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A New Captain

In his letter/diary of his first actions after becoming Captain of Company D of the 56th Illinois Infantry, J.F. McCartney wrote: The organization of the Company being completed on May 2nd 1864 I received orders to report to Huntsville Ala. With my Company, and at 4 Oclock P.M. we went on the cars assigned to us with Sixty nine men and two commissioned Officers and made Steam progress over the Great Western Rail Road for the front.

On the Morning of the 4th we crossed the Ohio river on Ferry Boat and being unable to get transportation remained at soldiers home through the day. We reached Nashville in the evening and Set out on the road leading to Chatanooga, near night we reached Stepheson Ala on the 6th. Here I learned that the Regiment was Scattered out along the Rail Road leading from Stepheson to Huntsville Ala and in the morning after breakfast at the Soldiers Home we Set out on foot and marched 8 miles to Mud Creek Bridge. There we went in camp and commenced actual duty as soldiers.

On the morning of the 18th I was awake early, about one Oclock and learned that the Rebels had torne up the road about mid way between this place and Belfont Station and going farther from us lay in weight for the train. As it passed they fired. The engineer increased its speed and in a few moments the Locomotove and Seven cars were laying on their side. The train guards defended the train so that the rebels could take nothing until our men got there and drove them away. They took one prisoner from us who afterwards made his escape. We blundered wonderfully in the dark but the excitement woke us to a sense of our danger. Our work on the block house was prosecuted with vigor and nothing occurred save work, work, either at the desk or with the axe, until the 30th when we commenced drilling and on the 31st we were paid off. Of course all were made happy, but as we were out in the woods far from Stores or any way of spending money most of this draw was sent home and I was saved all trouble with drunk men.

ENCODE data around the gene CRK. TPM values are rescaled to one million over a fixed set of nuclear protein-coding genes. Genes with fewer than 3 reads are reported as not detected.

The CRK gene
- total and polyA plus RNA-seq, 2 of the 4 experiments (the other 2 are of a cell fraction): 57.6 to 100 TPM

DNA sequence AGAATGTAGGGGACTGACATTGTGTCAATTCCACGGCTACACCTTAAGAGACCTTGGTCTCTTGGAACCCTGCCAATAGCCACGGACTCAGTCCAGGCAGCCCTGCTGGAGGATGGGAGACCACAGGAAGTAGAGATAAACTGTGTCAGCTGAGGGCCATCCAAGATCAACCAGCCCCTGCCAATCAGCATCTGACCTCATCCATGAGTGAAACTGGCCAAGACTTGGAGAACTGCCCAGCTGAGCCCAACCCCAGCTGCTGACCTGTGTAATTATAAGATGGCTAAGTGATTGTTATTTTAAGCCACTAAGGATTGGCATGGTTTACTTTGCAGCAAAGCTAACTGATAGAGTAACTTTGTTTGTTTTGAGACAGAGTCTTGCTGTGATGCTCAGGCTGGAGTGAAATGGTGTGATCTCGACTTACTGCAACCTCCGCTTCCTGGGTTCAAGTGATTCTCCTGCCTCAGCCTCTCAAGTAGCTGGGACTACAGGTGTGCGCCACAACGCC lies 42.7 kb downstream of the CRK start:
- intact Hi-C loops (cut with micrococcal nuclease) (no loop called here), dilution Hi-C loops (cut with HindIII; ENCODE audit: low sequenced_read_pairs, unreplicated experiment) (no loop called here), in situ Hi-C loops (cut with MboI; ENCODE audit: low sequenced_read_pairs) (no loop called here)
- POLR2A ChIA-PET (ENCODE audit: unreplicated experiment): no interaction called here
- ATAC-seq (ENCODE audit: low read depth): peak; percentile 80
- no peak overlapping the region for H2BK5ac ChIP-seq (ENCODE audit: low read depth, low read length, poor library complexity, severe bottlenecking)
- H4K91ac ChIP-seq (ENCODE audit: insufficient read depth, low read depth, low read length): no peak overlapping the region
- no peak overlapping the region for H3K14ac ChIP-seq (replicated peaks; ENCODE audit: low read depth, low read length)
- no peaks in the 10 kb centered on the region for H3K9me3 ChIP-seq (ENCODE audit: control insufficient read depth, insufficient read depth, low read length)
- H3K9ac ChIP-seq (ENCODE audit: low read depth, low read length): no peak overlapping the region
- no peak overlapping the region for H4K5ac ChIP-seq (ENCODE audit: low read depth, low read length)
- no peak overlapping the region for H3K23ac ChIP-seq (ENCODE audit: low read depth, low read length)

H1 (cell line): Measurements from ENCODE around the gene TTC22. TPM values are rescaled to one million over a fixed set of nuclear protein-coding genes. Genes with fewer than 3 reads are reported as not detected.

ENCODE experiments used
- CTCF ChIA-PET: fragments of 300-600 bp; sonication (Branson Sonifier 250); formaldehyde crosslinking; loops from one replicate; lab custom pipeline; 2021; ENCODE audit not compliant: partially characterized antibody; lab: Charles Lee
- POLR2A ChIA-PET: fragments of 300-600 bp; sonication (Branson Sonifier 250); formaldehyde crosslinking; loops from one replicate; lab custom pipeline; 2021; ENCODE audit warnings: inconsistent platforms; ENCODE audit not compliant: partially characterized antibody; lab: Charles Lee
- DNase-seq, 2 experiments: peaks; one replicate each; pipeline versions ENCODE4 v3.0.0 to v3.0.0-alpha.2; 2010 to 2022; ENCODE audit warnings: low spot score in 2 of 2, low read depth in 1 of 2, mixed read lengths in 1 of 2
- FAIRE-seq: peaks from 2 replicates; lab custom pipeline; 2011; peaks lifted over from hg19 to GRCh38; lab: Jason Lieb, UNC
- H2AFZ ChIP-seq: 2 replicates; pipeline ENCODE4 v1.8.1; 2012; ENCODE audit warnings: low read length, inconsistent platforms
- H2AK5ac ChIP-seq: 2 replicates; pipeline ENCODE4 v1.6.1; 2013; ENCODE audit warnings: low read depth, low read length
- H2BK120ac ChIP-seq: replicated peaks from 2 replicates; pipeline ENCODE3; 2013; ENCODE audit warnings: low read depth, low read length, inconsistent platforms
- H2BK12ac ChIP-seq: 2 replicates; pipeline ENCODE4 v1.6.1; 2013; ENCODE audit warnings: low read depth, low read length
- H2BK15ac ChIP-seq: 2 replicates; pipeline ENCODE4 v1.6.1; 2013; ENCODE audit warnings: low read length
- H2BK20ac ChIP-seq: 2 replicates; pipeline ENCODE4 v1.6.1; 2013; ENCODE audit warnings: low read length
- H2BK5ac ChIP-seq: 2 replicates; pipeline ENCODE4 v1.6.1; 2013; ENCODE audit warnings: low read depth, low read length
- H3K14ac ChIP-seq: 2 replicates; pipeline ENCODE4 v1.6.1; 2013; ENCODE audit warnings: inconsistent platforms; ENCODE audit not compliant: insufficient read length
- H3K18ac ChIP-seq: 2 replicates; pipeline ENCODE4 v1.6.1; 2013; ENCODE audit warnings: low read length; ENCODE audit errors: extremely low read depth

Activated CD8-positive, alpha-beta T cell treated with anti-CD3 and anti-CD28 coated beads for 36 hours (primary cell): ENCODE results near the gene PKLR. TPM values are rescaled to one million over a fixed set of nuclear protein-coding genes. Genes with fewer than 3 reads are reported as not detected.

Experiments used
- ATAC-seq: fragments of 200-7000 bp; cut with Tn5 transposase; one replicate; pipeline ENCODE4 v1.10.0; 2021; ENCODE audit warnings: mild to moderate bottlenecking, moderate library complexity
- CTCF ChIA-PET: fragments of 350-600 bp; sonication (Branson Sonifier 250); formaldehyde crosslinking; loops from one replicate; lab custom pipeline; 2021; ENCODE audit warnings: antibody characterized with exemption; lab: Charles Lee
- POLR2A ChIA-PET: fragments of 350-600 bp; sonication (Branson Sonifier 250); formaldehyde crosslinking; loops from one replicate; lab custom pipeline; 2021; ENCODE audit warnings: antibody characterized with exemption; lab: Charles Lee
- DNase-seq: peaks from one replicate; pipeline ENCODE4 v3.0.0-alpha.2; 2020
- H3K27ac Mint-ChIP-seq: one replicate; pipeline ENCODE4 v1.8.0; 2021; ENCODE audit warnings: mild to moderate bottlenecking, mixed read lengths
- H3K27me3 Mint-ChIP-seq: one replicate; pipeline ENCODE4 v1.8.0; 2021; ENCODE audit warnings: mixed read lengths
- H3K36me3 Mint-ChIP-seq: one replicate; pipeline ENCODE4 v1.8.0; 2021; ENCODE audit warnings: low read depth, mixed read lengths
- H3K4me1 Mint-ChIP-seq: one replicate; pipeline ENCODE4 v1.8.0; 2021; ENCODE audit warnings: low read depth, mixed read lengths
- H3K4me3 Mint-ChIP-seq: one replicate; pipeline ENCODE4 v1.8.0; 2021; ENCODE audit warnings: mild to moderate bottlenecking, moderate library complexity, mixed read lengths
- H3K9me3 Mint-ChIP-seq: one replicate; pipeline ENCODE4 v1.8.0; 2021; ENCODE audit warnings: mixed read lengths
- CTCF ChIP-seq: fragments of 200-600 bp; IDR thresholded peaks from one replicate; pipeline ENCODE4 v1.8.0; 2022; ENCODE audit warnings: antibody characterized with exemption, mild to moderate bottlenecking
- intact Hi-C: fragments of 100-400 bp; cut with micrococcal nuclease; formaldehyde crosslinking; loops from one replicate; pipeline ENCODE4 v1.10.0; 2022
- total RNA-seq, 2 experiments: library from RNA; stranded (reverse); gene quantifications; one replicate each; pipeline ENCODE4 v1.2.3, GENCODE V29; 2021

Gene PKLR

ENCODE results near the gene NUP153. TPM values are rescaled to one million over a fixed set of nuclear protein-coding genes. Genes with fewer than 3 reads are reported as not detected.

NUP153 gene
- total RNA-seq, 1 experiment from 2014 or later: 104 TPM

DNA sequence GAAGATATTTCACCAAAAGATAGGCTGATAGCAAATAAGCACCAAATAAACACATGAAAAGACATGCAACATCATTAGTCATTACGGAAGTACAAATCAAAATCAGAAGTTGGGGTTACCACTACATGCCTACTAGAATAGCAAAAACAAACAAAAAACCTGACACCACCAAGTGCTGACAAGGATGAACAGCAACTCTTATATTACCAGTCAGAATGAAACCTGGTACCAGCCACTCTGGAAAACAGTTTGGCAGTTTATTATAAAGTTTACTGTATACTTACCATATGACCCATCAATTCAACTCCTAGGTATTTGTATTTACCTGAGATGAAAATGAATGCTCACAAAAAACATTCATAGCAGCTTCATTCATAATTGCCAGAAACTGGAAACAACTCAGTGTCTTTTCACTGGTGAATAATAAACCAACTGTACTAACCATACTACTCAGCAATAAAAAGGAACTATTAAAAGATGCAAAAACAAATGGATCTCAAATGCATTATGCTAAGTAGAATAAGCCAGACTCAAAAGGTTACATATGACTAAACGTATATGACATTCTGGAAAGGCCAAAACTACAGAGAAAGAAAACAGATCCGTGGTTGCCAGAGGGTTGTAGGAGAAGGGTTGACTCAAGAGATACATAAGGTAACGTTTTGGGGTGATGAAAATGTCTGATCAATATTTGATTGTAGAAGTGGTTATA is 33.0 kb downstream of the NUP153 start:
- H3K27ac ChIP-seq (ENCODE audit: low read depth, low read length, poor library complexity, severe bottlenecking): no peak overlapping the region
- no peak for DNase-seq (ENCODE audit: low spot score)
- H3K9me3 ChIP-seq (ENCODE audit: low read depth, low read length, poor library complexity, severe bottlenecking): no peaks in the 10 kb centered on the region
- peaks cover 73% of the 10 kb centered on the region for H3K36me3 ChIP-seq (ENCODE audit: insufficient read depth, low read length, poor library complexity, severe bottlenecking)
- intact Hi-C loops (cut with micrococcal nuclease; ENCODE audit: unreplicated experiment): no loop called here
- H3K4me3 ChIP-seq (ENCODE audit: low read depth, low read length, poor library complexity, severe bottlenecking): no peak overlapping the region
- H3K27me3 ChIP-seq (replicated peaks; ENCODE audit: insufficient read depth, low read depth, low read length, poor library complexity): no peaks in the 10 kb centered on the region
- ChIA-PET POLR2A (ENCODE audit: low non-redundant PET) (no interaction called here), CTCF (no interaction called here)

We were relieved during the night by the arrival of other troops and after the Regiment was all collected we started for Stepheson marching on the dirt road a distance of 16 miles. The day was very warm and many of the men did not get in to camp till very late. . . . On the 28th we got on the cars and went over a very mountaneous country to Chatanooga which place we reached about noon, losing Joshua Finchur by him falling over board and breaking his foot from being drunk. We only stopped here long enough to change cars and pushed on our way taking a good look at the celebrated hights known as Missionary Ridge and Look Out Mountain. We reached Kingston Ga early on the morning of the 9th. All along the road from Chatanooga so far as our army had advanced were breast works every little way and the whole seemed to be one extensive battle field.

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